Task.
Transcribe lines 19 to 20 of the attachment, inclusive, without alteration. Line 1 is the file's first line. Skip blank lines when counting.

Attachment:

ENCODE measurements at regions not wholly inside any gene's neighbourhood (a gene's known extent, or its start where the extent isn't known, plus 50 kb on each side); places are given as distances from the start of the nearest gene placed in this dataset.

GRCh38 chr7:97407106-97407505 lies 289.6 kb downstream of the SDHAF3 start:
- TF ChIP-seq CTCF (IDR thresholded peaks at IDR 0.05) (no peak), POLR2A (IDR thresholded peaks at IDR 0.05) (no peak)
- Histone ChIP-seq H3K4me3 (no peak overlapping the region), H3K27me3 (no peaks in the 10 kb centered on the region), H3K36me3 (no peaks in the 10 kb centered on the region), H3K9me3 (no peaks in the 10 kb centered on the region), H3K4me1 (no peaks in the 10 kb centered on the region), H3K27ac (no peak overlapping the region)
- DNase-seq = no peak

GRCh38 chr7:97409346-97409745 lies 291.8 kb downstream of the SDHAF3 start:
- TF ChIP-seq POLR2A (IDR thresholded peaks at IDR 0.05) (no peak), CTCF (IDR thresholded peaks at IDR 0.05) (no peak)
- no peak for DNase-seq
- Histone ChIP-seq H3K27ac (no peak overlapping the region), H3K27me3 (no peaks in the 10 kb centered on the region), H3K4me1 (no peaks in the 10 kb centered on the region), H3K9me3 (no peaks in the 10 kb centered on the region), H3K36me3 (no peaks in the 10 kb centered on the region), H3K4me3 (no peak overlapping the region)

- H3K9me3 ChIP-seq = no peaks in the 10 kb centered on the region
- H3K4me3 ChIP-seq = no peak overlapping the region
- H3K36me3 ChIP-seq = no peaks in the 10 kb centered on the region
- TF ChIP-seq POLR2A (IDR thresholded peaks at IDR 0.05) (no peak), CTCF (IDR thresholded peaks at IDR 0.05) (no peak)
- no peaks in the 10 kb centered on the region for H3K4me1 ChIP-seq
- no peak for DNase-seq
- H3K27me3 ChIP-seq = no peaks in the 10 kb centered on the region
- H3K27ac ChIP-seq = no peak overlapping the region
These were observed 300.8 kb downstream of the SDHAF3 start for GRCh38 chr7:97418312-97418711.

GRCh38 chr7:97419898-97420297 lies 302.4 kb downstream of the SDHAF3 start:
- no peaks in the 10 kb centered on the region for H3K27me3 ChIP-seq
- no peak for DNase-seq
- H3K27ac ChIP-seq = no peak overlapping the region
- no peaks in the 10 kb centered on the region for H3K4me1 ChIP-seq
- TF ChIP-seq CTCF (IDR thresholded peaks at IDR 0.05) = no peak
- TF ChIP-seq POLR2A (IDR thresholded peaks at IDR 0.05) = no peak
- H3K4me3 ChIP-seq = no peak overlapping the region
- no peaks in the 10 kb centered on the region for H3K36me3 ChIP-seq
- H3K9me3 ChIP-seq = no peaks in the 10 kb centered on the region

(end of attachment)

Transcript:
GRCh38 chr7:97419898-97420297 lies 302.4 kb downstream of the SDHAF3 start:
- no peaks in the 10 kb centered on the region for H3K27me3 ChIP-seq